Emigrants on the various branches of the Oregon, California and Mormon trails faced a major obstacle in crossing the Green River. Throughout the years of the emigration in the mid-19th century, travelers through what’s now western Wyoming used a number of different locations to ford, float or ferry across the Green, one of the largest rivers they had to cross on the entire journey.
River crossings were always dangerous. People, fully loaded wagons, reluctant cattle, sheep, mules and horses all had to take the risk. Smaller streams could be forded, but even that task often entailed raising the wagon bed. The smallest misstep could send people, gear and animals floundering downstream. More than a few emigrants lost all their possessions when a wagon overturned. Many hundreds of others lost their lives at crossings.
Ferries represented a great advancement. An established ferry with an experienced operator greatly increased the odds for safety. Unfortunately for the emigrants, however, ferries were not cheap. Prices fluctuated based on conditions: The higher and swifter the river’s flow, the more operators could, and did, charge. Emigrants faced a hard choice between paying the high price or risking the loss of goods and lives.
The most popular place to cross the Green for those on the main branch of the westward emigrant trails was the so-called Lombard Ferry, established by mountain men in 1843.
In 1847, the first Mormons made their way over the trails to the Salt Lake Valley. Soon, tensions were running high between mountaineers, more or less under the leadership of Jim Bridger, and the Mormons. The dispute arose over who would control the lucrative commercial interests at Fort Bridger and various ferries that operated on the Green.
In 1850, the mountaineers sold what’s now known as the Lombard Ferry to Mormons who ran it for the next eight years. During that time, it was usually called the Green River Mormon Ferry. The name Lombard Ferry did not attach to the site until years after the emigration, when William Lombard took over the operation in 1889.
During the peak emigration months of May, June and July, emigrants sometimes had to wait several days to cross, as a ferry could only handle around 40 wagons in a day. Encampments of waiting emigrants often grew crowded and unsanitary, with little forage for the animals.
Evidence of the vast camping area can still be found on the eastern shores of the New Fork River, along with ruts leading away from the site. Rates could go as high as $16 per wagon for the crossing. Those emigrants who could not afford the toll or were too impatient to wait their turn often lost everything when they misjudged the current or slipped off the narrow gravel bar that allowed safe passage.
But not only the river was dangerous. The ferrymen, too, were sometimes unreliable. “[T]here is a very good ferry,” diarist Charlotte Allis noted in June 1854, “and we crossed in safety. Moreover it is not very safe crossing certain times in the day, for instance after the ferrymen all get the worse for liquor, as I understand they do get in this condition, which is endangering people’s lives. Yes, one poor man lost his life last season by the means of the miserable ferryman’s getting drunk. He left a wife and a family of children in Calafornia to mourn his loss. The man had a very large stock of cattle going to Calafornia and in crossing the ferry the men frightened the stock which caused the boat to sink, and the man was drowned. Such is the effect of liquor, which is dreadful to think of. That must have been the agony of that wife and children.”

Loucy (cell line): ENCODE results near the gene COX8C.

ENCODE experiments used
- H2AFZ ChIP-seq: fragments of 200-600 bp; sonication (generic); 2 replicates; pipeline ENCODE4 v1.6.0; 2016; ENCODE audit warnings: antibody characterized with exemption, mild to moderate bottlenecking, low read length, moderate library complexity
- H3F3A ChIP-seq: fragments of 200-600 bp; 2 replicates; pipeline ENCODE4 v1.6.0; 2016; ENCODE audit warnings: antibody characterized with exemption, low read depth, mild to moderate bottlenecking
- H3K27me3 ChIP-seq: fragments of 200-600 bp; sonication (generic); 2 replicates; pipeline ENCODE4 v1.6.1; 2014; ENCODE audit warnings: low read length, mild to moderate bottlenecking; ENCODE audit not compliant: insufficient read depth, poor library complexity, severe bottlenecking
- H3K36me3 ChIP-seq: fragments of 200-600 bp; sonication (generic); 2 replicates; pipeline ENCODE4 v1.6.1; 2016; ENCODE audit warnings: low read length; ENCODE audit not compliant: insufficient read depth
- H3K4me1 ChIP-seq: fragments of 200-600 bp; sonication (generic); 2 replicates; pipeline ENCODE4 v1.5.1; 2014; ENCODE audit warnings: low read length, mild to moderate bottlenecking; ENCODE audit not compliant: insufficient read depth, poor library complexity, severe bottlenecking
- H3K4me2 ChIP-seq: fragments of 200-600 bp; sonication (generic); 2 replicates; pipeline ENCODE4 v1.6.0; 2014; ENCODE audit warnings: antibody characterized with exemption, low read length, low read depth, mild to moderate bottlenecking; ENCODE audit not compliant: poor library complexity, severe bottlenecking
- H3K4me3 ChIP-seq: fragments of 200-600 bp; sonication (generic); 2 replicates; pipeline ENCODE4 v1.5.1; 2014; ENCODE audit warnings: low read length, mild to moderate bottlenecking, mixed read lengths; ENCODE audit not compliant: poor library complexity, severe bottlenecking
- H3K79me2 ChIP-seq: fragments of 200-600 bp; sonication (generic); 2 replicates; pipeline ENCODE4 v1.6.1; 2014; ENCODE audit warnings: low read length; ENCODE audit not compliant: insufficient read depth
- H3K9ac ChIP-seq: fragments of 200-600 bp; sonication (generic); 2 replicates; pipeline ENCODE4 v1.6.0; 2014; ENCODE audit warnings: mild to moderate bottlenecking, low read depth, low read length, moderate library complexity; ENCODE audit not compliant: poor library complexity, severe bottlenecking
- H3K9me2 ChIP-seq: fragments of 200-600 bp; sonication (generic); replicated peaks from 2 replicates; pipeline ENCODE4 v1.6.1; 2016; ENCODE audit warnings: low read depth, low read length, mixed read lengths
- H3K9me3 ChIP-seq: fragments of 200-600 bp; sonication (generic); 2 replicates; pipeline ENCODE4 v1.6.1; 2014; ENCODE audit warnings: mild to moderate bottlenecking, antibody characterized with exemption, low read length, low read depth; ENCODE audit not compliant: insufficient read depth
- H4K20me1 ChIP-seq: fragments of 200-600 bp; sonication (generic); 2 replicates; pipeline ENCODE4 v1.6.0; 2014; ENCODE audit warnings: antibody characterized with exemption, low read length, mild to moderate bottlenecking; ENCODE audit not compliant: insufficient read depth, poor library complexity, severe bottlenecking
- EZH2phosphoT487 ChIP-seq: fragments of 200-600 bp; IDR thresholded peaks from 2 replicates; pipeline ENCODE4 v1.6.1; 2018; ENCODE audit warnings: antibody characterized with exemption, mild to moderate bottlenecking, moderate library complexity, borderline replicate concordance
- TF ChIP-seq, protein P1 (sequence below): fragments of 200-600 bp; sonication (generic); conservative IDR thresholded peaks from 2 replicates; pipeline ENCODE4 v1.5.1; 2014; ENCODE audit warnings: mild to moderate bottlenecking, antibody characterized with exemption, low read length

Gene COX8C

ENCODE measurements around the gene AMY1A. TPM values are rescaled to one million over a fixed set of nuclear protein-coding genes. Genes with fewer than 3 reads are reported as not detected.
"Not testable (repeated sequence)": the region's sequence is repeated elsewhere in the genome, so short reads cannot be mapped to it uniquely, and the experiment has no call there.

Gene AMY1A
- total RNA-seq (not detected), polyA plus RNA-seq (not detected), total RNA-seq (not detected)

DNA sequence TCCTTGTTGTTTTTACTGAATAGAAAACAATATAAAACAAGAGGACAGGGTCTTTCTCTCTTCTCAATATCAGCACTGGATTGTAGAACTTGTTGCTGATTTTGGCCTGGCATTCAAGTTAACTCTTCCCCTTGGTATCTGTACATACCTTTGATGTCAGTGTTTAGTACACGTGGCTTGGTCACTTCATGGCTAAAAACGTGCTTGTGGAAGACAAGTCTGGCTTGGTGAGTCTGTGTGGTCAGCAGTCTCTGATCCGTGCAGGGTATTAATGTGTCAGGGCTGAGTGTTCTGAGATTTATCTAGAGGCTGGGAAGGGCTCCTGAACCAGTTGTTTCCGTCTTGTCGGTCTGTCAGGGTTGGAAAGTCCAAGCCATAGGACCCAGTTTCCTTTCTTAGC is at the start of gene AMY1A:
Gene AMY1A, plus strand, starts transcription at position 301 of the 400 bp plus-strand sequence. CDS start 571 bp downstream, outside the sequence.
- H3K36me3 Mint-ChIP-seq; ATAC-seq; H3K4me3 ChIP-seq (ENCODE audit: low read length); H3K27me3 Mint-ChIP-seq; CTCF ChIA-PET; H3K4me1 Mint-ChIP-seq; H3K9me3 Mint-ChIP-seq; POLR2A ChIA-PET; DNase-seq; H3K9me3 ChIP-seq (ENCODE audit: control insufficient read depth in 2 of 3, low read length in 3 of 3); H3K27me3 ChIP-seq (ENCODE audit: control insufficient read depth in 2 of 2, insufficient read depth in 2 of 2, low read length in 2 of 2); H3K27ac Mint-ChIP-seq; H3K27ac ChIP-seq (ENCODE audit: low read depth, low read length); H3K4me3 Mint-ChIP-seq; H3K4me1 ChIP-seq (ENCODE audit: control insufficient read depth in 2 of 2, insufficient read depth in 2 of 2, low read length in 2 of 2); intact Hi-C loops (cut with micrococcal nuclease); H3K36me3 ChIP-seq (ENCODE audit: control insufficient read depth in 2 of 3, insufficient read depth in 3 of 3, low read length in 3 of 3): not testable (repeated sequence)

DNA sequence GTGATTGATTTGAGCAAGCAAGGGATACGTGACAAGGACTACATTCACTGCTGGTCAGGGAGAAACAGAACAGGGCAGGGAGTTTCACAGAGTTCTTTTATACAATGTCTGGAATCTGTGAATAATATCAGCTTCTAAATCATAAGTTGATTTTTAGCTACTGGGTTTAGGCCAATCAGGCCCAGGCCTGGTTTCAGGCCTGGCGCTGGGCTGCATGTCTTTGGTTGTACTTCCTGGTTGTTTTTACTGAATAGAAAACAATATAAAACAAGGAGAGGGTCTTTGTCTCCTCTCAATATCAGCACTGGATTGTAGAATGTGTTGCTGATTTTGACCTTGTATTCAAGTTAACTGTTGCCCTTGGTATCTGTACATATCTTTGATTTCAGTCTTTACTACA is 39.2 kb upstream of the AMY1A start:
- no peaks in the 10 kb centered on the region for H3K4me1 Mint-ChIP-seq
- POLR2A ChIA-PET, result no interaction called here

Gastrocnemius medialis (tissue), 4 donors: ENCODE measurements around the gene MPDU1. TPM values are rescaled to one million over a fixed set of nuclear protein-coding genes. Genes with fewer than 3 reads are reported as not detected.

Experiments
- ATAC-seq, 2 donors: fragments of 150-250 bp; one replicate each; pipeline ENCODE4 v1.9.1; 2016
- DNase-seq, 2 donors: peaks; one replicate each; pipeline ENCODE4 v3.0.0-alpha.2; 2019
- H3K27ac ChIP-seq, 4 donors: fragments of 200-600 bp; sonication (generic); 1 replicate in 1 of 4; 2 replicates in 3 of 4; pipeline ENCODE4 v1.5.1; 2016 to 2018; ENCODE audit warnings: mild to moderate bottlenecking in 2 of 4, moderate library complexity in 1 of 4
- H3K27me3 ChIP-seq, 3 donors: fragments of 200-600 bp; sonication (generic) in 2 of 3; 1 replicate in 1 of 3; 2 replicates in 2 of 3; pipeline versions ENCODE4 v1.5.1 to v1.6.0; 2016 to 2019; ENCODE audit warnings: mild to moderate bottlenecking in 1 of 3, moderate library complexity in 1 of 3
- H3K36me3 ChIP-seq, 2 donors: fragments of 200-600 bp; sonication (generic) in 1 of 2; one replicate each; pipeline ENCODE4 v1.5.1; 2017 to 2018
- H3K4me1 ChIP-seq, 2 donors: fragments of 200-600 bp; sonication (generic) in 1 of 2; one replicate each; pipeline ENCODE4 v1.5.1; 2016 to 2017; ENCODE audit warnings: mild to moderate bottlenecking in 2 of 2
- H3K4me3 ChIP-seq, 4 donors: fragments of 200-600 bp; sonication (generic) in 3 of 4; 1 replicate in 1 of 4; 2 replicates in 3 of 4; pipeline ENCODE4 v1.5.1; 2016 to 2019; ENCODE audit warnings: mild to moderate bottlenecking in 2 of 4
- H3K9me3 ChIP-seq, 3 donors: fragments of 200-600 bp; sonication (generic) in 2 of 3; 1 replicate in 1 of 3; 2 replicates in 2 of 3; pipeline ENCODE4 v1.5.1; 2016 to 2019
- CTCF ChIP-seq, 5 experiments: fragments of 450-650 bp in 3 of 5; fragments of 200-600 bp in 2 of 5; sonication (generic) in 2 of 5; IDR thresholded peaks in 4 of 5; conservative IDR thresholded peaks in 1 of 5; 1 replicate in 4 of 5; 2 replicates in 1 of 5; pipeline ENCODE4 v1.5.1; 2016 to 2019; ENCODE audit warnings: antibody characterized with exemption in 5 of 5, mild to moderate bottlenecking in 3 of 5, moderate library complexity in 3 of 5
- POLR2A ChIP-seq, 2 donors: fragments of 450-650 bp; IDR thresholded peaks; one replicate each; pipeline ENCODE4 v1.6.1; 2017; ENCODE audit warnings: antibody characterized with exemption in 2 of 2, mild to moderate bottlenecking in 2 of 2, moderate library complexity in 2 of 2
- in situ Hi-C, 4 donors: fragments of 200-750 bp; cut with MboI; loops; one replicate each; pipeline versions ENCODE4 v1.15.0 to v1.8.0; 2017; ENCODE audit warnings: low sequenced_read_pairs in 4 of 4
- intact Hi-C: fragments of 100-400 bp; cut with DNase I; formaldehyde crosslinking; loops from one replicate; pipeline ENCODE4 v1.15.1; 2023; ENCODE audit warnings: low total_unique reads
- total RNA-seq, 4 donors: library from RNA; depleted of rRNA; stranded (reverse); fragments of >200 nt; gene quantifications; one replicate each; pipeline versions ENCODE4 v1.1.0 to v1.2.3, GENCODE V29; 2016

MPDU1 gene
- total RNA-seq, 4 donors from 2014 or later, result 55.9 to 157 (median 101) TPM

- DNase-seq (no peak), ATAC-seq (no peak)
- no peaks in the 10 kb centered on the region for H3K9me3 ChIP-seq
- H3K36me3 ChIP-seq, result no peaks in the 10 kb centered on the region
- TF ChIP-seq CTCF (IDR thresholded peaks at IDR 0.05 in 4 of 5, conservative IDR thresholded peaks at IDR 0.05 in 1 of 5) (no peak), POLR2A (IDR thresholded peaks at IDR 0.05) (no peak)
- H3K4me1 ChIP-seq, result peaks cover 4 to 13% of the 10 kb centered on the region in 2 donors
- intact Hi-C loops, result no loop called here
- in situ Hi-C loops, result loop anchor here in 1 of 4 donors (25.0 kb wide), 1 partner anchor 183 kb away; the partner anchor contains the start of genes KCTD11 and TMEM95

Other crossings in this area include the Robinson Ferry, a few miles south of Lombard Ferry, and ferries on the Kinney and Slate Creek cutoffs, which crossed the Green just north of the Lombard Ferry site. The Robinson Ferry was built by the Mormons in 1847 and operated by them until 1856 when it became the operation of Isaac Bullock and Lewis Robinson. A few years later, Indians attacked the Robinson homestead, killing all but a young girl. The ferry was then abandoned.
The Robinson, Lombard, Kinney and Slate Creek ferry sites are all within the Seedskadee National Wildlife Refuge.
Editors’ note: This article is an expanded version of one originally commissioned by the Wyoming State Historic Preservation Office for a website on the Oregon, California, Mormon Pioneer and Pony Express trails across Wyoming. Recycled here with thanks.
- Allis, Charlotte E. Diary, April to July 1854, Beloit, Wis., to Monte Cristo, Calif. Typescript. Esther Gay Collection, No. 7445. American Heritage Center, University of Wyoming, Laramie.
For further reading and research:
- Brown, Randy. Historic Inscriptions on Western Emigrant Trails. Independence, Mo.: Oregon-California Trails Association, 2004, 226-235. Details pioneer inscriptions on the Green River bluffs along the east side of the Green River, near the Lombard and other trail crossings in the area.
- Caesar, Gene. King of the Mountain Men: the Life of Jim Bridger. New York: Dutton, 1961. An entertaining account; see especially pp. 205-258 for Bridger’s conflicts with the Mormons over control of Fort Bridger and the Green River ferries. Accessed Jan. 8, 2015, at http://archive.org/stream/kingofthemountai000029mbp/kingofthemountai000029mbp_djvu.txt.
- Click here to listen to Todd Guenther, professor of history at Central Wyoming College, discuss the dangers of river crossings on the historic trails.
- The photo of the reenactors using a ferry on the Green River is from the Wyoming State Historic Preservation Office’s website page on Green River crossings. Used with permission and thanks.
- The photo of the historical marker at Lombard Ferry is by Tom Rea.